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Emerging Public Health Sector Ransomware Attacks

The Joint DHS, FBI, HHS advisory on the malicious targeting of the US public health sector by criminals using ransomware should cause immediate tactical action by cyber defenders in the medical and healthcare community. It also signals the need for strategic actions by executives in these and other sectors.  It could also change the dynamic around how governments view these attacks with impactful targeting being designated as terrorist activity.

Background:

Brian Krebs provided a clear and early articulation of this threat in his KrebsOnSecurity blog, which we summarized in our OODA tech reporting:

Hospitals across the country have been put on high alert following a tip from a reliable source claiming that an aggressive Russian cybercriminal gang is planning on launching cyberattacks against medical care facilities. The FBI and the US Department of Homeland Security organized a conference call with healthcare industry executives to warn about the imminent threat. The Russian gang in question is known for deploying powerful ransomware called Ryuk. Krebs on Security received a tip from a cyber intelligence professional, stating that he observed online communications between members of the Ryuk ransomware group discussing plans to deploy a coordinated ransomware attack on more than 400 healthcare facilities.

However, the healthcare industry executives claim that the agencies offered few concrete details during the conference call on how these organizations can protect themselves from the campaign. The Ryuk gang often uses malware infrastructure unique to each victim to maximize the effects of the attack. Cybersecurity firm Mandiant released a list of domains and internet addresses used by Ryuk in previous attacks to aid the organizations in protecting their systems.

Reuters has initiated reporting on this as well, providing context on what the attacks look like for those on the receiving end:

A doctor at one hospital told Reuters that the facility was functioning on paper after an attack and unable to transfer patients because the nearest alternative was an hour away. The doctor declined to be named because staff were not authorized to speak with reporters.

“We can still watch vitals and getting imaging done, but all results are being communicated via paper only,” the doctor said. Staff could see historic records but not update those files.

Additionally, medical facilities in New York and Oregon are said to be dealing with ransomware attacks. Additionally, the largest hospital system in Vermont is investigating a potential cyberattack resulting in system outages.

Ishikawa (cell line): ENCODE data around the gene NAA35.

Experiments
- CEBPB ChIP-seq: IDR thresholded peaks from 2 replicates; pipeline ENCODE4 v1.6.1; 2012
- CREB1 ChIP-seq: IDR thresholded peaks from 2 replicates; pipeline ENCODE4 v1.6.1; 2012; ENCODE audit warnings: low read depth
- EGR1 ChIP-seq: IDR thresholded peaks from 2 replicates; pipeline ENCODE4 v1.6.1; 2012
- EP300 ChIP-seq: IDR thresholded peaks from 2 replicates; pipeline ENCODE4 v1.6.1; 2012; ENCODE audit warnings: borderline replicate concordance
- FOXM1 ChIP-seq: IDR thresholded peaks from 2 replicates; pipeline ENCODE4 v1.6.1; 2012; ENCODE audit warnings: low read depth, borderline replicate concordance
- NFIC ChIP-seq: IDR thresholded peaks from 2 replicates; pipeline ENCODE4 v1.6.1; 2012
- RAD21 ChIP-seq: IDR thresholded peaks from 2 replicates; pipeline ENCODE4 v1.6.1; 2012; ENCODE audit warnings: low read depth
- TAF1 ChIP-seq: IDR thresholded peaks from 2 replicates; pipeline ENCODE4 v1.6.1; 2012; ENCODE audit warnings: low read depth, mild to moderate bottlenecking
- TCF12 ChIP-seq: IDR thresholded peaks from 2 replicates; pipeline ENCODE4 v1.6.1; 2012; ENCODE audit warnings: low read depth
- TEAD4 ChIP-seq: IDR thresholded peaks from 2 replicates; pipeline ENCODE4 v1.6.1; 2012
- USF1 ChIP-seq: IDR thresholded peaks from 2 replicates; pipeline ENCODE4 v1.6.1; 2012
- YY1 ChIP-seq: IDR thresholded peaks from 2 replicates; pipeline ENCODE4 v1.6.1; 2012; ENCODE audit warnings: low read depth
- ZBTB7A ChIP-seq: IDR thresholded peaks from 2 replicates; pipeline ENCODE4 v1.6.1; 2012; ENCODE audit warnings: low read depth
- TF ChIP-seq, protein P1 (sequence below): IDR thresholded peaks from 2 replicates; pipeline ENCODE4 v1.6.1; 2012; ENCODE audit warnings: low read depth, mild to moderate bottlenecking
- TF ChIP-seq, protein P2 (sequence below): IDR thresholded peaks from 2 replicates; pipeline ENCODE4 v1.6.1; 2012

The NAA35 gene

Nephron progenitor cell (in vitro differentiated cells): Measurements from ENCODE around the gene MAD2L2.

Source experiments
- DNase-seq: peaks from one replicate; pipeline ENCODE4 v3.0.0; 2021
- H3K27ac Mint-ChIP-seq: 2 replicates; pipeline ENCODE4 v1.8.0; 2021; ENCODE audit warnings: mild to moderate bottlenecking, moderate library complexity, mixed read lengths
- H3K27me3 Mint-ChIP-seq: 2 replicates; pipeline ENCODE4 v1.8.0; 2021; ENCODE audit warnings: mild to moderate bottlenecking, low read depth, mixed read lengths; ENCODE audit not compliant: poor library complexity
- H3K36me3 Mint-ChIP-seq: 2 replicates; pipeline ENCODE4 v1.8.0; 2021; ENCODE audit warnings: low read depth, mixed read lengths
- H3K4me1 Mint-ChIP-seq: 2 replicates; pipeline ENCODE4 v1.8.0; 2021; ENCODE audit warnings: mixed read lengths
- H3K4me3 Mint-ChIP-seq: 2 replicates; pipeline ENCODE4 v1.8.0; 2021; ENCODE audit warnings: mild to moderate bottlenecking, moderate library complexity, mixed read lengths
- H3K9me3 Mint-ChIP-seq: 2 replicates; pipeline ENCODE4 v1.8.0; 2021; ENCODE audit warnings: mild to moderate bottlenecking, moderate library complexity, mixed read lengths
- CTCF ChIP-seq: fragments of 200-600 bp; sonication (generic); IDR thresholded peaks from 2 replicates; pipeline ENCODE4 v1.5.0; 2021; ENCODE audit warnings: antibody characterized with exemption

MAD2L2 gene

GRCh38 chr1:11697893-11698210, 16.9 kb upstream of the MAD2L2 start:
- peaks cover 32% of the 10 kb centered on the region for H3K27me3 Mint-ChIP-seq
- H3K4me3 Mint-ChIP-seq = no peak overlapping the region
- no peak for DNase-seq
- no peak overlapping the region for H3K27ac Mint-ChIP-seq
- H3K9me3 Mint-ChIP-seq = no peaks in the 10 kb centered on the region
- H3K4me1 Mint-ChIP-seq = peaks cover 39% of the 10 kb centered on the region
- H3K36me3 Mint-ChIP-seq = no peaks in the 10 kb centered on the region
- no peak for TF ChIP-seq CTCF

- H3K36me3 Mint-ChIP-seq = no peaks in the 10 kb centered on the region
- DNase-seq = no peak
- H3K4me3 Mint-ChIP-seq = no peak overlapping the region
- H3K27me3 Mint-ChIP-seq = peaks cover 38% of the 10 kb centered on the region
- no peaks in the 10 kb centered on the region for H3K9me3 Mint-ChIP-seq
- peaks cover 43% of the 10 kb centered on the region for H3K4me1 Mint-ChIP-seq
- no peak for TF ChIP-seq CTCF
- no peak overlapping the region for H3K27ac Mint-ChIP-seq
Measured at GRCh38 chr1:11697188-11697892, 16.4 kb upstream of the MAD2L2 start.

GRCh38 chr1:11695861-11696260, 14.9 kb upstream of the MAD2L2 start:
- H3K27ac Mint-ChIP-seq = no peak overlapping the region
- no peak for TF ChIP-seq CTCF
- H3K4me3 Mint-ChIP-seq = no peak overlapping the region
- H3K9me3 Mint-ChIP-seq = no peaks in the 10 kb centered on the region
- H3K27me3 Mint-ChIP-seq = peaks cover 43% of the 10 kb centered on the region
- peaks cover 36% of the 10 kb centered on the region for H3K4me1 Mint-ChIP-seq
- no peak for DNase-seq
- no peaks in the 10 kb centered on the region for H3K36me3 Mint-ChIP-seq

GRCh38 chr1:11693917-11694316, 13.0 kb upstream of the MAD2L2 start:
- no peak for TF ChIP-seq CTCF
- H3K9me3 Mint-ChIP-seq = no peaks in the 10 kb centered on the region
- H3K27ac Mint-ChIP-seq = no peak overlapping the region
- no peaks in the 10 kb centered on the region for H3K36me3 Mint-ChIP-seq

What Executives Should Know:

To date, ransomware attackers had indicated that medical facilities were not going to be intentionally targeted due to the critical role they are playing in managing the current pandemic, but these recent attacks indicate a departure from that posturing.

Based upon our years of experience in cybersecurity we see this particular attack as crossing a threshold that has yet to be crossed. There have been ransomware attacks against hospitals and emergency rooms, but those were hardly targeted and did not hold the potential for widespread loss of healthcare services that these do.  It was only recently, that the first loss of life in a hospital was attributed to a ransomware attack in Germany.

If the US government does not respond swiftly and strongly to punish the attackers it will very likely be seen as accepted behavior by criminals. There are issues with this statement. One is how to identify who is really behind the attacks. As mentioned above, there are indications in open source reporting that these are attacks coordinated by criminal groups that operate in Russia and Eastern Europe (potentially a group known by Wizard Spider or UNC 1878).  But similar tools and techniques have been used in the past by DPRK.

The reporting by DHS provides more details including technical indicators and countermeasures:  Joint Cyber Alert – Ransomware Activity Targeting the Healthcare and Public Health Sector

We encourage all organizations who may be impacted by these attacks to share all their forensic information with the DHS via their sector ISAC, the information you share may contribute to an overall assessment.

If your organization is not a member of an ISAC/ISAO, now is the time to join. Small businesses can join for reduced rates that make joining an ISAC/ISAO an easy decision.  CTI League is a community-based cyberthreat intelligence group focused on preventing and responding to medical cyber attacks.  Cyber threat intelligence professionals looking to volunteer their services should join their Slack instance and organizations needing help can contact them through their website.  Our team at OODA is also available to help with medical facility assessment services and crisis response.

 

 

Bob Gourley

Bob Gourley

Bob Gourley is the co-founder and Chief Technology Officer (CTO) of OODA LLC, the technology research and advisory firm with a focus on artificial intelligence and cybersecurity which publishes OODALoop.com. Bob is the co-host of the popular podcast The OODAcast. Bob has been an advisor to dozens of successful high tech startups and has conducted enterprise cybersecurity assessments for businesses in multiple sectors of the economy. He was a career Naval Intelligence Officer and is the former CTO of the Defense Intelligence Agency. Find Bob on Defcon.Social